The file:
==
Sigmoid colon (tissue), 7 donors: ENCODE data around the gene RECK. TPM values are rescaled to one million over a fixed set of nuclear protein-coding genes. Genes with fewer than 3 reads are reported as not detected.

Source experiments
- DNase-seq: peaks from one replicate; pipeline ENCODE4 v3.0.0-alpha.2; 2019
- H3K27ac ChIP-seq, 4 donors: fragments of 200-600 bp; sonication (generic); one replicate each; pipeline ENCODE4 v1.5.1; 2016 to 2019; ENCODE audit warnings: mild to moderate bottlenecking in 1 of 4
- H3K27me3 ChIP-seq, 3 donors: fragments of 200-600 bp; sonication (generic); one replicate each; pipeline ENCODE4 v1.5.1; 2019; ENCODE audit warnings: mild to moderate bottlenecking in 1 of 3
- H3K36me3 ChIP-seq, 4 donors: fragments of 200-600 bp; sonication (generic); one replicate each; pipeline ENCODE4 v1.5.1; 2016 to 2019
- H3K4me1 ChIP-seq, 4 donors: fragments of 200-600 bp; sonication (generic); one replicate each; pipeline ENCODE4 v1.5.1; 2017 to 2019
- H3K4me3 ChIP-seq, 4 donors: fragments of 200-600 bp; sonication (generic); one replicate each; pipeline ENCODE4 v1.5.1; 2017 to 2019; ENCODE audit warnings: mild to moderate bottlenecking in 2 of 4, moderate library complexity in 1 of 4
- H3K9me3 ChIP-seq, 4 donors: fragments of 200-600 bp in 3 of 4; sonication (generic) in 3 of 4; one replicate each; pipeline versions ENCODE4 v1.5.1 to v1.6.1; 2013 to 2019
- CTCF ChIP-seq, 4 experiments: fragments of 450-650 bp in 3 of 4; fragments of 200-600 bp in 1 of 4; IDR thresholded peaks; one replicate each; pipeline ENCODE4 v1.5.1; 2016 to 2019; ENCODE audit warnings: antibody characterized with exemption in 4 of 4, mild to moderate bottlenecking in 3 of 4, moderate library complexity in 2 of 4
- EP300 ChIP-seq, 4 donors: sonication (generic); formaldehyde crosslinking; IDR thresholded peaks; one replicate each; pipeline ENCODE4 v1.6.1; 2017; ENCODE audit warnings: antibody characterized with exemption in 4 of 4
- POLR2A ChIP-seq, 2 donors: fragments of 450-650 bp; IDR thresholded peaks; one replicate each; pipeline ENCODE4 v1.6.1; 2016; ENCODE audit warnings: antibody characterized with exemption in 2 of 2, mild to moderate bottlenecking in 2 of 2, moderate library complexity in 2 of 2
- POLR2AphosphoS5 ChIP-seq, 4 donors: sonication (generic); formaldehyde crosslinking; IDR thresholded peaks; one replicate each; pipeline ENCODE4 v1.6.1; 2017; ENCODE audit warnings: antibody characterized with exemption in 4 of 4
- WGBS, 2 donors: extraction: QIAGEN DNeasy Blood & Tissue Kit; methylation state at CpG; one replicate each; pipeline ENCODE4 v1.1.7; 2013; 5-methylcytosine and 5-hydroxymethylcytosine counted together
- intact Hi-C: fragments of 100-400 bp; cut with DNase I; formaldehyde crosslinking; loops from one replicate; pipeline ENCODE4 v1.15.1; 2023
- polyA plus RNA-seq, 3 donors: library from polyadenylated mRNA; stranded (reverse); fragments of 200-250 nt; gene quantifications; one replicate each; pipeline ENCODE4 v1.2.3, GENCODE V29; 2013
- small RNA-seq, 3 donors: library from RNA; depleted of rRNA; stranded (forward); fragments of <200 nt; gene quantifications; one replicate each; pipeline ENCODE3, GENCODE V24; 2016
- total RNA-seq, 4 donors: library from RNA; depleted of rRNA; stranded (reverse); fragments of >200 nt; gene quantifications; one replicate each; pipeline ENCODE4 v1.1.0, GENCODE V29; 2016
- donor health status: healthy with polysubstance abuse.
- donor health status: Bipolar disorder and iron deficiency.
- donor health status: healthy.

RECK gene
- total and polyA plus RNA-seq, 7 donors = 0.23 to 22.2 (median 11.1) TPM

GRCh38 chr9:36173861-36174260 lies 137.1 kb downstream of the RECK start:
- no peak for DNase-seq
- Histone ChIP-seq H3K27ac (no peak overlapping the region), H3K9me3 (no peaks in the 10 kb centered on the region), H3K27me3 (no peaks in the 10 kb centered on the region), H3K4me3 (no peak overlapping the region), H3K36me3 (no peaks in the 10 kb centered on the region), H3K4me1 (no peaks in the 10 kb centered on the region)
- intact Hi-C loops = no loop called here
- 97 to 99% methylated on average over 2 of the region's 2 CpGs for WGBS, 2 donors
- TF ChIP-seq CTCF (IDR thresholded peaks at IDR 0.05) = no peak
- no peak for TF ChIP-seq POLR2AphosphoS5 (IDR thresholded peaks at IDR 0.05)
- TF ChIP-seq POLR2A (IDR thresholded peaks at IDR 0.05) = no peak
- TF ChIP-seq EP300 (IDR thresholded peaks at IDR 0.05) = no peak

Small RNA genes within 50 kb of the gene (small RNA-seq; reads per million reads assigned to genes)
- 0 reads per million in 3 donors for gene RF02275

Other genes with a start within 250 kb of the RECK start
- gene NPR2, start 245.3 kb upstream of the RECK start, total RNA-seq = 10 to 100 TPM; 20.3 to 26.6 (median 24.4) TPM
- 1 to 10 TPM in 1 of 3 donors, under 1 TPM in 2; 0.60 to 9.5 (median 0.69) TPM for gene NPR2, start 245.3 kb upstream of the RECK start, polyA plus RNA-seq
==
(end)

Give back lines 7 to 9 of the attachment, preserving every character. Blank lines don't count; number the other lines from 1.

- H3K4me1 ChIP-seq, 4 donors: fragments of 200-600 bp; sonication (generic); one replicate each; pipeline ENCODE4 v1.5.1; 2017 to 2019
- H3K4me3 ChIP-seq, 4 donors: fragments of 200-600 bp; sonication (generic); one replicate each; pipeline ENCODE4 v1.5.1; 2017 to 2019; ENCODE audit warnings: mild to moderate bottlenecking in 2 of 4, moderate library complexity in 1 of 4
- H3K9me3 ChIP-seq, 4 donors: fragments of 200-600 bp in 3 of 4; sonication (generic) in 3 of 4; one replicate each; pipeline versions ENCODE4 v1.5.1 to v1.6.1; 2013 to 2019